Get Organized for Health and Diabetes

Diabetes organizationSusan WeinerMy own patients and clients – whether they have diabetes or not – are better able to reach their health goals when they embrace structure and routine. To give you a few more ideas about becoming more organized for diabetes and other health concerns, I interviewed Susan Weiner, MS, RDN, CDE, CDN, co-author of  The Complete Diabetes Organizer: Your guide to a Less Stressful and More Manageable Diabetes Life and Diabetes: 365 Tips for Living Well.

Jill: You co-authored The Complete Diabetes Organizer published in 2013. Diabetes is such a time-intensive and energy-intensive health condition, so being organized is critical to success. Can you share a couple of your favorite tips from the book?

Susan: Here are two simple organizing tips to help reduce daily stress and improve your diabetes self-care management.

  1. Keep a checklist. Use checklists for remembering, so you can use your brain for thinking! Start by keeping a checklist for your diabetes supplies. Create a list of everything you need at home and away from home. For example, monitoring your blood sugar can be challenging when you have diabetes. Try keeping a checklist to make the most of those precious morning minutes. And try to do as much as you can the night before. For example, pack your diabetes supply bag the night before.  Your list might look like this.
    • Check your blood sugar
    • Check your continuous glucose monitor (if you wear one)
    • Mediate, stretch or exercise
    • Take your insulin and medications
    • Eat breakfast
    • Attend to your children/spouse/elderly parents’ needs
    • Attend to your pets
    • Brush your teeth, shower
    • Get Dressed
    • Double check your diabetes supplies for the day
    • Pack your food for the day
  2. Create a launching pad. A launching pad is one place in your home to corral all the items each family member must have before he or she leaves the house. Your launching pad could be next to your front door, at the entrance to your garage or the entrance or exit most used. Your diabetes supply bag should be placed at the launching pad before you go to sleep, so it’s ready to grab and go when you’re ready to leave your home. Stock your diabetes supply bag before you go to sleep. Make sure blood sugar monitoring supplies and your medications are at the ready. Insulin, lunch and snacks can easily go from the refrigerator to tote early in the morning. Here’s a great tip: Keep an index card pinned to your diabetes supply bag with a checklist of all the items you’ll need inside for the day. You can quickly double check the contents in the morning to make sure you don’t forget anything you need for the day ahead.

Jill: What are some aha moments people with diabetes might expect once they become organized with blood glucose monitoring?

Susan: You may experience a major aha moment when you use a checklist for your morning routine. You’ll feel accomplished and less stressed-out for the day ahead.

Jill: Do you have a preferred schedule for self-monitoring blood sugar levels?

Susan: I don’t have a preferred schedule, because each person’s needs are different. But I do recommend using a routine. That way you are less likely to forget to check your blood sugar. In addition, you’ll have information about your blood sugars, which can help you and your health care provider make adjustments in your treatment plan as necessary.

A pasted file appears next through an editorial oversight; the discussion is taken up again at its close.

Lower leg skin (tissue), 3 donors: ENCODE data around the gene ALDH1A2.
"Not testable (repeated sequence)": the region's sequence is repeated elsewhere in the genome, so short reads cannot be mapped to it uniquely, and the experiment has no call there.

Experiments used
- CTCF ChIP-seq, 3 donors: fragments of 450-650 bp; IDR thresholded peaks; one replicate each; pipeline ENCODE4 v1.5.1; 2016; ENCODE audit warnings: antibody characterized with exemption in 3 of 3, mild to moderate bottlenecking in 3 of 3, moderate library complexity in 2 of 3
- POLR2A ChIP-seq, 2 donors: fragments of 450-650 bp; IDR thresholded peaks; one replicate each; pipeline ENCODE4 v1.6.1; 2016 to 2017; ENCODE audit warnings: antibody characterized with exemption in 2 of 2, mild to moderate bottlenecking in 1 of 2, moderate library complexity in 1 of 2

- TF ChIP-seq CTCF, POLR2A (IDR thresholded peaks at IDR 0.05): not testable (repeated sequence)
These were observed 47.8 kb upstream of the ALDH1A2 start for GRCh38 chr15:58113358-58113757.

Jill: Please share a diabetes-friendly, heart-healthy meal that you can put together quickly if you have organized your kitchen and shopping.

Susan: It’s smart to keep your kitchen counter-tops clutter free, so you can prepare your healthful meals with ease. And keep your refrigerator and pantry well stocked and organized, so you can find what you need easily. Here’s Susan’s Simple Supper:

  • Keep a steamer bag of your favorite veggies in your freezer. Try a stir-fry medley or broccoli florets.
  • Cook several chicken breasts in advance, and freeze them in individual portions. Make sure to season the chicken breasts with plenty of garlic and pepper for extra flavor. Defrost one in the refrigerator the night before you plan to eat it. When it’s time to prepare dinner, you may need to microwave it for about a minute. But if you defrost it in advance, it should be ready to go.
  • Chop the chicken breast and add it to the veggies.
  • Toss it over ½ cup of pre-cooked quinoa or 1/3 cup rinsed canned beans. Add 1 tablespoon of extra-virgin olive oil.
  • Serve with cold water with sliced cucumber and lemon.

Susan is the owner of Susan Weiner Nutrition , PLLC. She was named the 2015 AADE Diabetes Educator of the Year and is the recipient of the 2016 Dare to Dream award from the Diabetes Research Institute. Susan is the Diabetes in Real Life Column Editor for Endocrine Today.



Jill Weisenberger

I'm Jill, and I believe simple changes in your mindset and health habits can bring life-changing rewards. And I don't believe in willpower. It's waaaay overrated. As a food-loving registered dietitian nutritionist, certified diabetes care and education specialist and certified health and wellness coach, I've helped thousands of people solve their food and nutrition problems. If you're looking for a better way to master this whole healthy eating/healthy living thing or if you're trying to prevent or manage diabetes or heart problems, you'll find plenty of resources right here.

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Hi there! I'm Jill, a nutrition & diabetes expert and the author of 4 books.

Jill Weisenberger

I believe simple changes in health habits can bring you life-changing rewards.

And I believe willpower is way overrated.

Right here is where you can discover the mindset and habits to stick with healthy lifestyle choices most of the time - and drop the guilt when you don't.

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